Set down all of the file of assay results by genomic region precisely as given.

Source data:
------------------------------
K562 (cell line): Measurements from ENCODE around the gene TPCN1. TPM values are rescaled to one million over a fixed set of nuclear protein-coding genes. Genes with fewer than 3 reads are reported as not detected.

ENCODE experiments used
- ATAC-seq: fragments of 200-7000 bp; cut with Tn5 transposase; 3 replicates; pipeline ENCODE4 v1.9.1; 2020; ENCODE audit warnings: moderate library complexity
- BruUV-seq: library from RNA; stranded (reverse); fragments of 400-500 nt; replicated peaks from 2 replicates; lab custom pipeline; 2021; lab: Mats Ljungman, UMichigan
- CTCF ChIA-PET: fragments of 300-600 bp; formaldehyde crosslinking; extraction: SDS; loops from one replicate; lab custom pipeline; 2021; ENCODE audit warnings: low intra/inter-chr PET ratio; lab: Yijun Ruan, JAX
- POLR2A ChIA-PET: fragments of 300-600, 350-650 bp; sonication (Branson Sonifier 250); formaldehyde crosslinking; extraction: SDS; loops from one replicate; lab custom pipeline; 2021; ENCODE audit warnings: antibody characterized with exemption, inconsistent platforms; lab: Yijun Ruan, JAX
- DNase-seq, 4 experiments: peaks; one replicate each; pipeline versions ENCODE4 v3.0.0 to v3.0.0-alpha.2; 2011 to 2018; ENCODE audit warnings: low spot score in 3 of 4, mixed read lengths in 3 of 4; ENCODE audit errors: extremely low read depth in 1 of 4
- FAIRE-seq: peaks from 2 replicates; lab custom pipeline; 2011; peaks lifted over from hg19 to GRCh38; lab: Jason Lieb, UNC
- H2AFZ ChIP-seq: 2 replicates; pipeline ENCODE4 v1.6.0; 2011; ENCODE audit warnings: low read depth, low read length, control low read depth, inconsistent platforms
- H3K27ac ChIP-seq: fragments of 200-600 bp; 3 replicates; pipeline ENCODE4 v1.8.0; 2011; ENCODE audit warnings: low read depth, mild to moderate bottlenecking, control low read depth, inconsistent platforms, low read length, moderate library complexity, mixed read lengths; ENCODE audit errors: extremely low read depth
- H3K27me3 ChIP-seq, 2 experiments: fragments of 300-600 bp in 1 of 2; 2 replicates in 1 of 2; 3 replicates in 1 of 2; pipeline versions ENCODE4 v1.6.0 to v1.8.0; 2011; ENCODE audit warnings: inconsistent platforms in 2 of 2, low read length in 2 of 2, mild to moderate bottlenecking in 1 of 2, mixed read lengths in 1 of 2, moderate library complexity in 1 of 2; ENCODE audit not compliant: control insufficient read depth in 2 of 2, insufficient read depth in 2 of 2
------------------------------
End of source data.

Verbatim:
K562 (cell line): Measurements from ENCODE around the gene TPCN1. TPM values are rescaled to one million over a fixed set of nuclear protein-coding genes. Genes with fewer than 3 reads are reported as not detected.

ENCODE experiments used
- ATAC-seq: fragments of 200-7000 bp; cut with Tn5 transposase; 3 replicates; pipeline ENCODE4 v1.9.1; 2020; ENCODE audit warnings: moderate library complexity
- BruUV-seq: library from RNA; stranded (reverse); fragments of 400-500 nt; replicated peaks from 2 replicates; lab custom pipeline; 2021; lab: Mats Ljungman, UMichigan
- CTCF ChIA-PET: fragments of 300-600 bp; formaldehyde crosslinking; extraction: SDS; loops from one replicate; lab custom pipeline; 2021; ENCODE audit warnings: low intra/inter-chr PET ratio; lab: Yijun Ruan, JAX
- POLR2A ChIA-PET: fragments of 300-600, 350-650 bp; sonication (Branson Sonifier 250); formaldehyde crosslinking; extraction: SDS; loops from one replicate; lab custom pipeline; 2021; ENCODE audit warnings: antibody characterized with exemption, inconsistent platforms; lab: Yijun Ruan, JAX
- DNase-seq, 4 experiments: peaks; one replicate each; pipeline versions ENCODE4 v3.0.0 to v3.0.0-alpha.2; 2011 to 2018; ENCODE audit warnings: low spot score in 3 of 4, mixed read lengths in 3 of 4; ENCODE audit errors: extremely low read depth in 1 of 4
- FAIRE-seq: peaks from 2 replicates; lab custom pipeline; 2011; peaks lifted over from hg19 to GRCh38; lab: Jason Lieb, UNC
- H2AFZ ChIP-seq: 2 replicates; pipeline ENCODE4 v1.6.0; 2011; ENCODE audit warnings: low read depth, low read length, control low read depth, inconsistent platforms
- H3K27ac ChIP-seq: fragments of 200-600 bp; 3 replicates; pipeline ENCODE4 v1.8.0; 2011; ENCODE audit warnings: low read depth, mild to moderate bottlenecking, control low read depth, inconsistent platforms, low read length, moderate library complexity, mixed read lengths; ENCODE audit errors: extremely low read depth
- H3K27me3 ChIP-seq, 2 experiments: fragments of 300-600 bp in 1 of 2; 2 replicates in 1 of 2; 3 replicates in 1 of 2; pipeline versions ENCODE4 v1.6.0 to v1.8.0; 2011; ENCODE audit warnings: inconsistent platforms in 2 of 2, low read length in 2 of 2, mild to moderate bottlenecking in 1 of 2, mixed read lengths in 1 of 2, moderate library complexity in 1 of 2; ENCODE audit not compliant: control insufficient read depth in 2 of 2, insufficient read depth in 2 of 2